Gender Bender: Ladies Losing Their Locks - NewsChannel5.com | Nashville News, Weather & Sports

Gender Bender: Ladies Losing Their Locks

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ORLANDO, Fla. (Ivanhoe Newswire) - How would you describe the perfect head of hair? Thick, long, voluminous? Chances are thinning and balding wouldn't fit the description. But for one in every four women hair loss is a potentially devastating problem they'll have to face. But there are many reasons behind it, and ways to fight it.

"Significant amounts of hair. It was just hair everywhere. When I was taking a shower I felt like all my hair was going to come out. I even started to have nightmares that I was going to wake up and not have any hair at all," Kay Boswell told Ivanhoe.

For Boswell it came out in clumps. Her high-stress hospitality career had taken its toll on her head.

"It was making me feel so inadequate," Boswell explained.

Stress is one of the top reasons for female hair loss, or telogen effluvium. In fact new research shows the second strongest predictor of central hair loss in women is their marital status. Divorce or death of a spouse can actually thin you're your tresses. Other reasons for hair loss include major surgery, weight loss or medications.

"Usually if you find the cause it's easily correctable," Marina Pizzaro, M.D., Hair specialist told Ivanhoe.

To treat it, try biotin or iron supplements, hormone replacement therapy, or minoxidil, a good source of it is the popular male hair stimulator Rogaine.

"Rogaine is definitely worth using. It works better in women than in men," Dr. Pizzaro said.

Another top hair loss factor is excessive styling. A Cleveland Clinic study found 30 percent of middle-aged black women are balding due to everything from chemicals to tight braids and ponytails. To protect your locks, set your hair dryer on low, keep your styling tools at or below 347 degrees Fahrenheit, and heat your locks no more than two or three times a week. Avoid products with ammonia and styles that pull on the hair. Styling damage may be reversible, but the top cause of female hair loss isn't.

"It's like an internal clock that says at such age you're going to start losing your hair and it doesn't matter that's a family trait," Dr. Pizzaro said.

Forty percent of women with hair loss are under 40, that's because women with genetic hair loss tend to see hairline thinning as early as their 20s. The best options are hair replacement therapies and surgery. A hair transplant helped Boswell regrow her locks and a new career helped rebuild her confidence.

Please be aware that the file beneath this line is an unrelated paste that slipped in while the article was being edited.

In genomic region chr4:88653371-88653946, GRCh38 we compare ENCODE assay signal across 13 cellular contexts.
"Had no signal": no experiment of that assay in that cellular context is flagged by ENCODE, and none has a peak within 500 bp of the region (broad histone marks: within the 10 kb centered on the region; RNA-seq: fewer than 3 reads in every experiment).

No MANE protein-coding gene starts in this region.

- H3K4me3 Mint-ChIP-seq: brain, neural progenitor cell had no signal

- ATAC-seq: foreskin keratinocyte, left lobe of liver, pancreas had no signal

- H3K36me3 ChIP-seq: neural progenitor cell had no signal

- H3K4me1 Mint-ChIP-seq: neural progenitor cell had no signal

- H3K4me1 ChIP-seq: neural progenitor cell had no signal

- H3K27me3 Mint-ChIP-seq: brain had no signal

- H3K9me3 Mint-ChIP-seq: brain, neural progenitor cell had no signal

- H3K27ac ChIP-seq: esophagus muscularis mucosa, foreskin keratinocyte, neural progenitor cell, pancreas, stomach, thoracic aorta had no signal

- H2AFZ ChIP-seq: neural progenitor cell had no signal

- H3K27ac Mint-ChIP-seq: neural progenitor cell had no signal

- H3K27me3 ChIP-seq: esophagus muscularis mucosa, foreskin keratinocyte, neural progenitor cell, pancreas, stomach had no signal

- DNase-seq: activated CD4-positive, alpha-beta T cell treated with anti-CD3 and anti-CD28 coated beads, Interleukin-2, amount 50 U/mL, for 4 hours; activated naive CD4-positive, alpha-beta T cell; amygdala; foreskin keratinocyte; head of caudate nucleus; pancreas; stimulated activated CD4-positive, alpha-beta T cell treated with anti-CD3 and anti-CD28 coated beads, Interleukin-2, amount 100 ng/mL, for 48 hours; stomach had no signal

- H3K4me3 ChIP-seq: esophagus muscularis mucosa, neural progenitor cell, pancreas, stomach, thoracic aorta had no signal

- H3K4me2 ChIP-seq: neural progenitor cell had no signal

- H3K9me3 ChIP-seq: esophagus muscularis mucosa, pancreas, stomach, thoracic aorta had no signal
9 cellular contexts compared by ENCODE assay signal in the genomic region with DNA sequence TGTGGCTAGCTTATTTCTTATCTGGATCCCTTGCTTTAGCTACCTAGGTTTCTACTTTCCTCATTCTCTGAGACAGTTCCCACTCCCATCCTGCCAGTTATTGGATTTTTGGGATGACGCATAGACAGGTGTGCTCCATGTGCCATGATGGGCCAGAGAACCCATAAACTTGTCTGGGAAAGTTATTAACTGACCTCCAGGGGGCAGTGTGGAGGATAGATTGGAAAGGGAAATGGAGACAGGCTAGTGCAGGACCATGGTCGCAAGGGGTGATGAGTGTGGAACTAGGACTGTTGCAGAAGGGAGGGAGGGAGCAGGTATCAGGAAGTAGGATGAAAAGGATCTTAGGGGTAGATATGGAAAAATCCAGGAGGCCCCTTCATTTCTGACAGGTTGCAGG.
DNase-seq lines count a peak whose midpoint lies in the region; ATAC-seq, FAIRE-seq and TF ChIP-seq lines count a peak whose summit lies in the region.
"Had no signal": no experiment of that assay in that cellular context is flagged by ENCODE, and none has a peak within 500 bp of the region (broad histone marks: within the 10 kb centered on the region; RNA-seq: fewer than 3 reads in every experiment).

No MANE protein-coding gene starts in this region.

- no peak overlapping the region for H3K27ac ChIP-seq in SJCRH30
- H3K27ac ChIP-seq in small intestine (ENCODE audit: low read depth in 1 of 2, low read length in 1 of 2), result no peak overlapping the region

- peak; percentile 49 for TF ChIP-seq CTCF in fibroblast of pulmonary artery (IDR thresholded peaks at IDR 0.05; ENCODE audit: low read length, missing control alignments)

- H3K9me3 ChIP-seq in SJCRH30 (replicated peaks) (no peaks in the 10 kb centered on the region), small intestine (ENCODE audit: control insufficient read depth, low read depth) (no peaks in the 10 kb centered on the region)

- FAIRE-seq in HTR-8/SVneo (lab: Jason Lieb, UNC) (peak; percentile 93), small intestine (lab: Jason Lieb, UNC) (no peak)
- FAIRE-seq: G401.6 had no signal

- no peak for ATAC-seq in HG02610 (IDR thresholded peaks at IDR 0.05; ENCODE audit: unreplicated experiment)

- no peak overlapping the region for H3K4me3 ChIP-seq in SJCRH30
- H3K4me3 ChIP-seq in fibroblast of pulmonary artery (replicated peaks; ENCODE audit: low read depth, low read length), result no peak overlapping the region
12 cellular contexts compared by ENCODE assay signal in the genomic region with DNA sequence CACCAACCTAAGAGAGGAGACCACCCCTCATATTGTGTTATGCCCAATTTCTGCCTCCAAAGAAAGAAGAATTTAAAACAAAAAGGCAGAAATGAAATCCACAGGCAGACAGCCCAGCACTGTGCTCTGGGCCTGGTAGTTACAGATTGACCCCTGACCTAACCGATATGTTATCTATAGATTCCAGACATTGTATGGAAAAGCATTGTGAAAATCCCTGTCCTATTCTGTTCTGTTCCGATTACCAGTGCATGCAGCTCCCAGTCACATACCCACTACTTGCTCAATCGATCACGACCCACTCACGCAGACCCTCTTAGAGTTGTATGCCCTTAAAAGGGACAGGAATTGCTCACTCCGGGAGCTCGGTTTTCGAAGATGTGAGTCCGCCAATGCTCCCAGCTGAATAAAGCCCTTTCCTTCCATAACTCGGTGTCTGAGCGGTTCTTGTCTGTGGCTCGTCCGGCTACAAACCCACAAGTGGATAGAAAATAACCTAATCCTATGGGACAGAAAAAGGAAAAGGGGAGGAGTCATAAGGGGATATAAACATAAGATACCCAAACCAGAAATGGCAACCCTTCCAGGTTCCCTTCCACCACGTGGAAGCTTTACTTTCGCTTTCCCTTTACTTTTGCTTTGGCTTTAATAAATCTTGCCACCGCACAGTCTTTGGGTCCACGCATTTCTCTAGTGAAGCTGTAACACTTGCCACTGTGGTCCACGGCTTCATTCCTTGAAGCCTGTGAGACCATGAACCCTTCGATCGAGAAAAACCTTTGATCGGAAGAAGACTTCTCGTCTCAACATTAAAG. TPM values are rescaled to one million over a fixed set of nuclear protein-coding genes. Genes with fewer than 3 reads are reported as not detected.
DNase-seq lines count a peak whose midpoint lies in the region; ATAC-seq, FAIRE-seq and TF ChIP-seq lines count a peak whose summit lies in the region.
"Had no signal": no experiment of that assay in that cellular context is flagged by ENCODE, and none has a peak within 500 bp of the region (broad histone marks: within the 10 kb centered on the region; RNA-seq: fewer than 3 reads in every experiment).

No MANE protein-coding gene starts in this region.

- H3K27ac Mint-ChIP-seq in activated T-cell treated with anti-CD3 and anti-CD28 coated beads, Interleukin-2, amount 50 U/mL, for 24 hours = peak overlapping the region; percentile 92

"Hair does matter, especially for women," Boswell concluded.

A new study found that excessive drinking and smoking also boosts the risk for hair loss in women. Research shows the drug minoxidil, found in Rogaine, is especially effective in younger women with hair loss. Dr. Pizarro said the earlier you begin treating the condition causing the hair loss, the better chance you'll have at regrowing healthy hair.

RESEARCH SUMMARY

WOMEN & HAIR LOSS: Everyone loses hair. It happens during your morning shower, while you're blowing it dry, or when you give it a quick brush which is normal. On average, women lose 50 to 100 hairs a day. But hair loss may be a sign of a more serious medical condition that needs an evaluation by a dermatologist and possible treatment. Here are some of the top causes of hair loss:

TELOGEN EFFLUVIUM: This phenomenon occurs after pregnancy, major surgery, drastic weight loss, or extreme stress, in which you shed large amounts of hair every day, usually when shampooing, styling, or brushing. During telogen effluvium, hair shifts faster than normal from its growing phase into the "resting" phase before moving quickly into the shedding, or telogen, phase. Women with it typically notice hair loss 6 weeks to 3 months after a stressful event.

HEREDITARY HAIR LOSS: Hair loss that is genetic is known as androgenetic alopecia. According to the American Academy of Dermatology, it's the most common cause of hair loss. The gene can be inherited from either your mother's or father's side of the family.

HYPOTHYROIDISM: Millions of people, most of them women, suffer from thyroid disease. When your body produces too little thyroid hormone, the hormone responsible for metabolism, heart rate, and mood, you are said to have hypothyroidism, or an underactive thyroid. Hypothyroidism may cause weight gain, fatigue, constipation and difficulty concentrating. Hair, nails, and skin may become more brittle and break more easily. It's more common in women, over 50.

IRON DEFICIENCY ANEMIA: Women who have heavy periods or don't eat enough iron-rich foods may be prone to iron deficiency, in which the blood doesn't have enough red blood cells. Red blood cells transport oxygen to cells throughout your body, giving you the energy you need. Iron deficiency anemia causes extreme fatigue, weakness, pale skin, headaches, difficulty concentrating, cold hands and feet, and hair loss.

POLYCYSTIC OVARIAN SYNDROME: As many as five million women in the United States suffer from polycystic ovarian syndrome. The condition, which can begin as early as age 11, is caused by a hormonal imbalance in which the ovaries produce too many male hormones. PCOS can cause facial hair growth, irregular periods, acne, and cysts on the ovaries. And while you may experience hair loss on your scalp, you may notice more hair elsewhere on the body. Most cases of PCOS are treated with birth control pills that have a potent anti-androgen that blocks testosterone. If you can't use birth control pills, your doctor may prescribe spironolactone which also blocks male hormones. (SOURCE: American Academy of Dermatology, ABC News)

FOR MORE INFORMATION, CONTACT:

JoAnn Cicoli
(407) 761-0722
info@drpiazzo.com

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